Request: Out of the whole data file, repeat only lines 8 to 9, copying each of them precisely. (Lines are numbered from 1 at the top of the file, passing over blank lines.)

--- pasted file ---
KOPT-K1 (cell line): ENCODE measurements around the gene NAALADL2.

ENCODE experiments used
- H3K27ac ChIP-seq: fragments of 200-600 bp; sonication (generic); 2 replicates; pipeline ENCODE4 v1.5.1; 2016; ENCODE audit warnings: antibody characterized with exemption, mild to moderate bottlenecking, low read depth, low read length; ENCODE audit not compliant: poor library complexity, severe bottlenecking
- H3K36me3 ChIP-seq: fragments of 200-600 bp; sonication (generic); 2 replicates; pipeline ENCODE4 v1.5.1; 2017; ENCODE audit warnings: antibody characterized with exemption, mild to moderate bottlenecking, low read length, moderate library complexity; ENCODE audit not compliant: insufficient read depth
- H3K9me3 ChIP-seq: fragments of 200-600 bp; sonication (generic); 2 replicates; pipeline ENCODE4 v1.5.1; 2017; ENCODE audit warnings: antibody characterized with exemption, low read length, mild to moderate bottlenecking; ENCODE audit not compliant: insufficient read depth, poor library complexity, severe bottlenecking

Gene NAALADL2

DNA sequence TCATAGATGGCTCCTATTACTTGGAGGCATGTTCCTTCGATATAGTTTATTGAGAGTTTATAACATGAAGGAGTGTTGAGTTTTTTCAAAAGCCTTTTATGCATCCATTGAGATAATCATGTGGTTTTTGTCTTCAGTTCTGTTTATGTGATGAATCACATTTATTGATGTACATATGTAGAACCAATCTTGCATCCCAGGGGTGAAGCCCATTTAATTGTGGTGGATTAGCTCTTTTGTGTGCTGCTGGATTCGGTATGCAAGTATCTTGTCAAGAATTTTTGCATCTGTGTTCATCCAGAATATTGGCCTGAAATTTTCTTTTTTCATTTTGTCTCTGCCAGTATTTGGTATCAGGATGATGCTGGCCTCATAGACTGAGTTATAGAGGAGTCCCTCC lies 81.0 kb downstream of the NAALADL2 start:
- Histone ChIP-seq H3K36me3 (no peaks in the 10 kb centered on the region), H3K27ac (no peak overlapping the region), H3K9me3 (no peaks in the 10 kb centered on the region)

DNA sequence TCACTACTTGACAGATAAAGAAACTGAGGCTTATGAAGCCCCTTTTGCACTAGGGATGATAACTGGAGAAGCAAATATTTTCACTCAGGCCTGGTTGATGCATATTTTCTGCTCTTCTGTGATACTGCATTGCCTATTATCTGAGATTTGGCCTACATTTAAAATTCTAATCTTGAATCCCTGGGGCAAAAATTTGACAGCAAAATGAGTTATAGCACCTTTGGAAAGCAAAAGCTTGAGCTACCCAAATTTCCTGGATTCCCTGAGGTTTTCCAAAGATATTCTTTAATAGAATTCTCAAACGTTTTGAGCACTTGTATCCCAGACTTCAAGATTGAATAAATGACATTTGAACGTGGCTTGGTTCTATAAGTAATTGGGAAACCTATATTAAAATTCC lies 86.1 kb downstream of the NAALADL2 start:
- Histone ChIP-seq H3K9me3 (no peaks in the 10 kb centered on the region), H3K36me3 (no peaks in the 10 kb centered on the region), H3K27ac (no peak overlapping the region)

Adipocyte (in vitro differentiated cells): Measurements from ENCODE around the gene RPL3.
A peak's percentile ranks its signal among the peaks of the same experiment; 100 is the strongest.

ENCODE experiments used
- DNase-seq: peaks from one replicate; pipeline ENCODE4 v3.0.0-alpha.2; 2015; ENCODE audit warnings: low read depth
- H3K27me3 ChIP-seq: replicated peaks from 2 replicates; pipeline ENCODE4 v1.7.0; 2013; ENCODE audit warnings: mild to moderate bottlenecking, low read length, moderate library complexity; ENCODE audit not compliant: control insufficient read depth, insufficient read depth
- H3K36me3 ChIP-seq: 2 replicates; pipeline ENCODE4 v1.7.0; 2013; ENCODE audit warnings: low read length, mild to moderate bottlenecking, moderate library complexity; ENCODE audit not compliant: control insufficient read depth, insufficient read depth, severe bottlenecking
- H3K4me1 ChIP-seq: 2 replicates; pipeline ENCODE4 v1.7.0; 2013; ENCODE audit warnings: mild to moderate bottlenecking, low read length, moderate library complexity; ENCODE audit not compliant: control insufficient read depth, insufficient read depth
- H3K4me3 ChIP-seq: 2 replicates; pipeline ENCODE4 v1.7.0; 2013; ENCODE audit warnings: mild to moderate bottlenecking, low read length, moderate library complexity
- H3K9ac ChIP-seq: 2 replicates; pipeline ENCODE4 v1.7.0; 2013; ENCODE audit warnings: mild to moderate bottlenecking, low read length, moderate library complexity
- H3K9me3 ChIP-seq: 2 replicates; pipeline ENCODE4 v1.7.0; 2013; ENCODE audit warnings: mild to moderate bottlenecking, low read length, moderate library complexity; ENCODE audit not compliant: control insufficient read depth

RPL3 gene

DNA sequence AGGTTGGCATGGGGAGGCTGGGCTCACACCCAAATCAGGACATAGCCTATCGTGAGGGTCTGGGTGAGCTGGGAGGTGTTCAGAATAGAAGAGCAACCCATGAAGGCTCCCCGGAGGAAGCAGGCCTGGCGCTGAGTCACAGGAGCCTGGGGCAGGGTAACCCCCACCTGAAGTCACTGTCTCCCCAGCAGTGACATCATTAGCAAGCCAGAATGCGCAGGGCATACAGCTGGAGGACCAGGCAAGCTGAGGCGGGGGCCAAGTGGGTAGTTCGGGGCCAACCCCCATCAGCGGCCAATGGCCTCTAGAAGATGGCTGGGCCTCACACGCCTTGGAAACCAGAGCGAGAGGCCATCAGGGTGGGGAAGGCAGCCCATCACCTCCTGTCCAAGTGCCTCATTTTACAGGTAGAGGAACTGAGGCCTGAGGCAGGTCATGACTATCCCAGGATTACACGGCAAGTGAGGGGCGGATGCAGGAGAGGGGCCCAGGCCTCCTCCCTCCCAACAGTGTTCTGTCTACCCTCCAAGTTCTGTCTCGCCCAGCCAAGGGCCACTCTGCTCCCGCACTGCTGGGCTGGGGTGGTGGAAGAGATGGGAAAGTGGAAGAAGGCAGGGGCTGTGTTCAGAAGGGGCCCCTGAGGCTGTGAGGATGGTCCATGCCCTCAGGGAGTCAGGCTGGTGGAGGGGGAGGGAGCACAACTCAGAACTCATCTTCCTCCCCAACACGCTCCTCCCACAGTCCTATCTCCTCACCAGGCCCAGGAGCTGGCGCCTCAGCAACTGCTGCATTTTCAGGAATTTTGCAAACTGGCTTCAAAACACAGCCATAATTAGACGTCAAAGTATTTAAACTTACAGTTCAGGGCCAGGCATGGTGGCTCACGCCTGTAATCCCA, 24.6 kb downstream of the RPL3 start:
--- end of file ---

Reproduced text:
- Histone ChIP-seq H3K36me3 (no peaks in the 10 kb centered on the region), H3K27ac (no peak overlapping the region), H3K9me3 (no peaks in the 10 kb centered on the region)

DNA sequence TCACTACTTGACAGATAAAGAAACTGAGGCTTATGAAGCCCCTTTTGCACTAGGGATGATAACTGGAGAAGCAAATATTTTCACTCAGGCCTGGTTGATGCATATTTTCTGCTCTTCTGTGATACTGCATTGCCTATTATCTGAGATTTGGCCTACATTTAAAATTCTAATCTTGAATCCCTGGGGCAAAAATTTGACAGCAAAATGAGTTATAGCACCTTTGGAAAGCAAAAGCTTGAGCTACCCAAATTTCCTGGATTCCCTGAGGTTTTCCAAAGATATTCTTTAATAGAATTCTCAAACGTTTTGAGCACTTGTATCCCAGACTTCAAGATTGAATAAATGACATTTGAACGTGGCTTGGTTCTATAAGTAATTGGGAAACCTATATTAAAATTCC lies 86.1 kb downstream of the NAALADL2 start: